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I'm building a trading strategy backtesting script and I've got price data from a specific exchange to analyze (csv files for each day of trading).

The strategy contains buy/sell signals (e.g. "buy at 6,000", "sell at 7,000") and to see if this strategy would have been more profitable if stop loss (SL) and take profit (TP) parameters would have been applied (entry at 6,000 and exit if price < 5,900 or if price > 6,500), I want to check price data within the timeframe the trade signal took place.

Now, I know my entry price, my stop price and my take profit price and if neither got hit it would exit at the opposite signal. I also know the timeframe this trade took place.

My approach so far and working (but too slow):

  1. Take entry and exit date and time and fetch right price data files
  2. Open each file and check line by line if price data entry within timeframe
  3. If yes, check if price is > SL price or < TP price
  4. Go to next signal

For now, every run of ~ 90 trades over the span of 4 months worth of data takes about 10 minutes on my home computer with SSD and 24 GB RAM.

Is there a faster or more efficient approach to this?

The data set contains thousands of entries per data file (one file for each day) and it looks like this:

timestamp,symbol,bidSize,bidPrice,askPrice,askSize  
2017-02-17D02:04:43.725488000,COIN_BH17,10,33.52,37,50  
2017-02-17D02:53:32.452411000,COIN_BH17,5,33.56,37,50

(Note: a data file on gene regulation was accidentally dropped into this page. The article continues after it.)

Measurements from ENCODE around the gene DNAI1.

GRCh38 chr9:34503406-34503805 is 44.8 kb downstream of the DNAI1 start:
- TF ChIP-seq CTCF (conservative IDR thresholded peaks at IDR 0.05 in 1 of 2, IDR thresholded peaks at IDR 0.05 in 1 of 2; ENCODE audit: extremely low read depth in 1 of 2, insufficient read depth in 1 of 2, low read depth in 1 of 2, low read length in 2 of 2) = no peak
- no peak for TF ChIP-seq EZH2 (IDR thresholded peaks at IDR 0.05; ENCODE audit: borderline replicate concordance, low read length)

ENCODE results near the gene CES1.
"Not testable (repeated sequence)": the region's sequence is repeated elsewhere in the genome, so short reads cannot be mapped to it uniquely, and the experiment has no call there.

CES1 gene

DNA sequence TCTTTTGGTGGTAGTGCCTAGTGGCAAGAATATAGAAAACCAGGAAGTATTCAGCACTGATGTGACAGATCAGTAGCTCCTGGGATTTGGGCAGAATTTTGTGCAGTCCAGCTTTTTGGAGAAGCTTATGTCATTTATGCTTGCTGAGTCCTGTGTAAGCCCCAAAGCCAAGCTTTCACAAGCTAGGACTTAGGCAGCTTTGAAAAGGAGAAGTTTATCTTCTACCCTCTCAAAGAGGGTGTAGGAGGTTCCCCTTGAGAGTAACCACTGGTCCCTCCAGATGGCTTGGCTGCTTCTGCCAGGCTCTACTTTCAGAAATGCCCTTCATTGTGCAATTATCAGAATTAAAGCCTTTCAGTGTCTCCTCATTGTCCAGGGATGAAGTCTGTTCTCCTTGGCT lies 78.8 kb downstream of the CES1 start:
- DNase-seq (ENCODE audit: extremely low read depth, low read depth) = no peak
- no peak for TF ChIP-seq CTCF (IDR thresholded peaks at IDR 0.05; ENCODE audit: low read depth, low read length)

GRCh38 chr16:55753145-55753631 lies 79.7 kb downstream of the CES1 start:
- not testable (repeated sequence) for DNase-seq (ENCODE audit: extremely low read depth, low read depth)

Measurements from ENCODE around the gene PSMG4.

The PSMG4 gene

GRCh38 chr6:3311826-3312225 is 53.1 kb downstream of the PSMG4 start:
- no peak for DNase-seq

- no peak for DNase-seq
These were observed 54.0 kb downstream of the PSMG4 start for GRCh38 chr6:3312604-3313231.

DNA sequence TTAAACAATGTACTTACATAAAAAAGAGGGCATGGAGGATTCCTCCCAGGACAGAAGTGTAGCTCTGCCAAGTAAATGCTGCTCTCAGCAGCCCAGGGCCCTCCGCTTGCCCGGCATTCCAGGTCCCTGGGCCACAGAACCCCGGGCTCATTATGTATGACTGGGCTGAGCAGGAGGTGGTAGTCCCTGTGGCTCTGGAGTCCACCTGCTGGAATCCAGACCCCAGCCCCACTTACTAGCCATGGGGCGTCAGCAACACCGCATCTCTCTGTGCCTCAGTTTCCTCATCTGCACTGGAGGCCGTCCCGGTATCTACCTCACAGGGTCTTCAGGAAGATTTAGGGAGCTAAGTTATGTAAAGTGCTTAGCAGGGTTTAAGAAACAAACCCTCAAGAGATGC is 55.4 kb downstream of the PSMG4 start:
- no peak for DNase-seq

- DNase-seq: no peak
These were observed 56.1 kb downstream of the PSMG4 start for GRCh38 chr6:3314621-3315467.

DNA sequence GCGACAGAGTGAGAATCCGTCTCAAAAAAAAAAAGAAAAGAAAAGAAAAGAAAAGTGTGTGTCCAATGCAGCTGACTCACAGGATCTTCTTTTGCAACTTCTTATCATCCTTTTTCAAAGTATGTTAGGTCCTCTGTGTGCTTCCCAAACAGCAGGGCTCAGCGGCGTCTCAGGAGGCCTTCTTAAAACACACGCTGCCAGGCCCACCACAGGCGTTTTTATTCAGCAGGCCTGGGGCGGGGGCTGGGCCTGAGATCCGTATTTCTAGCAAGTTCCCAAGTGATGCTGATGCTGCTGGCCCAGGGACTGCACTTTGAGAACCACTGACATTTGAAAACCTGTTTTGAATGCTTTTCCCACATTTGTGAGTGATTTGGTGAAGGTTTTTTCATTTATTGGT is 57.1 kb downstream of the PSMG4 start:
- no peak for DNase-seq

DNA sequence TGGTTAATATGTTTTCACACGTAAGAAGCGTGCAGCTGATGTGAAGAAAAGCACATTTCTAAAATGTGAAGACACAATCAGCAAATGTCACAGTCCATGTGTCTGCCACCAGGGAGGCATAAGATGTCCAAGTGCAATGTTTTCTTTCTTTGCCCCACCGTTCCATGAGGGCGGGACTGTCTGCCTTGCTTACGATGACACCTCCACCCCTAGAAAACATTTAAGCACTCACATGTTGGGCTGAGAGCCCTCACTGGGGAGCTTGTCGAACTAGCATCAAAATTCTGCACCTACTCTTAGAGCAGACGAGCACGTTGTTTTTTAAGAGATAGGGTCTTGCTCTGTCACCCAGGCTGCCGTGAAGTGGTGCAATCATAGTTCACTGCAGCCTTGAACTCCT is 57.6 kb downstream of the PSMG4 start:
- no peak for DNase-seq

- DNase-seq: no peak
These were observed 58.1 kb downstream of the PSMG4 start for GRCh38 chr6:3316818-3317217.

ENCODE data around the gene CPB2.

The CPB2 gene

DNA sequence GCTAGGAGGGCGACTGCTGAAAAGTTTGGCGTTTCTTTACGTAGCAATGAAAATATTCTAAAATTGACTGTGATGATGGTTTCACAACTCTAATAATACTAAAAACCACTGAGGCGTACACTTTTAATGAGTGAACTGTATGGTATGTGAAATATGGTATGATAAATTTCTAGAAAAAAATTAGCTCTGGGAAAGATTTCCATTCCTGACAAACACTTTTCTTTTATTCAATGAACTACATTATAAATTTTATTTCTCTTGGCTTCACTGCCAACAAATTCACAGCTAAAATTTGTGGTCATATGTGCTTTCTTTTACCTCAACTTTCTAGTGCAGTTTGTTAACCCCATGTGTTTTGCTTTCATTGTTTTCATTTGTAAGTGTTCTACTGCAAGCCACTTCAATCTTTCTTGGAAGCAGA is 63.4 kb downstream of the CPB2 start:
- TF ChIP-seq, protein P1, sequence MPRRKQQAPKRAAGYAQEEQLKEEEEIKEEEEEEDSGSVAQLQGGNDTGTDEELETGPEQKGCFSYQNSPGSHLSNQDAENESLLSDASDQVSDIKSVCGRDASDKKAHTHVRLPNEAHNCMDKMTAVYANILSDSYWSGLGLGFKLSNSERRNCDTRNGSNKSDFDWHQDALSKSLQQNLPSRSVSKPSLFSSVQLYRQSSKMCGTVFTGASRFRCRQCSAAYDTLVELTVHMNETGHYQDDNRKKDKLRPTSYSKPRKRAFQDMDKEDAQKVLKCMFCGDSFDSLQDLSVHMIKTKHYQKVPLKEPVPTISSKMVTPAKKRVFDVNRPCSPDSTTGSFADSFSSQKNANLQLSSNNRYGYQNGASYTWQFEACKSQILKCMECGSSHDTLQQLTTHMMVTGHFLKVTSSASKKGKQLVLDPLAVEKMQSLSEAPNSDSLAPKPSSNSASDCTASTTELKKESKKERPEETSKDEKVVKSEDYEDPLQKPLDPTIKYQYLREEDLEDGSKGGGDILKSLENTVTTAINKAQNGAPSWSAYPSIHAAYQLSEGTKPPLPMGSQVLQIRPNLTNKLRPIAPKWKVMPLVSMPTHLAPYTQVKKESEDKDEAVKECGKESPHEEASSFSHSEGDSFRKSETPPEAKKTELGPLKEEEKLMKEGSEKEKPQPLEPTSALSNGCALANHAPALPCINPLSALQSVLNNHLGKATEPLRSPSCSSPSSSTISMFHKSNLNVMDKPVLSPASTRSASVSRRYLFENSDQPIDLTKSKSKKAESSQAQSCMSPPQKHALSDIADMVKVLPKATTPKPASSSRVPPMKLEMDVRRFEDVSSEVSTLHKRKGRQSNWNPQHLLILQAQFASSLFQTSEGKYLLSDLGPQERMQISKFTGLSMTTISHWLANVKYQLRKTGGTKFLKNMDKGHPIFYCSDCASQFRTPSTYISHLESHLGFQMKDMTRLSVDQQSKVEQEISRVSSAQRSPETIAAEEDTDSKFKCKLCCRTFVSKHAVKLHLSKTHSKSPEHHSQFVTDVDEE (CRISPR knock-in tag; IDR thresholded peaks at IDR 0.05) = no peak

2017-02-17D04:04:59.101478000,COIN_BH17,5,33.56,37,50  
2017-02-17D08:13:06.833252000,COIN_BH17,10,33.77,37,50  
2017-02-17D08:36:58.401260000,COIN_BH17,10,33.77,37,45  
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    what about databases which have been created as solution for such as problems? – Olvin Roght Dec 27 '18 at 23:15
  • What is your current approach? – roganjosh Dec 27 '18 at 23:15
  • Most of all, rearrange your data for long-term use. Opening 80-90 data files for each run is silly, when you're analyzing for a single stock. Instead, move this all into a data base, storing the information in native types (rather than all text), indexed according to the way you plan to access it. – Prune Dec 27 '18 at 23:21
  • @OlvinRoght do you mean database modules like MongoDB and the likes? – clinch Dec 28 '18 at 14:09
  • @clinch, Yes. For this purposes better to use non-relational database, e.g. MongoDB. – Olvin Roght Dec 28 '18 at 16:06

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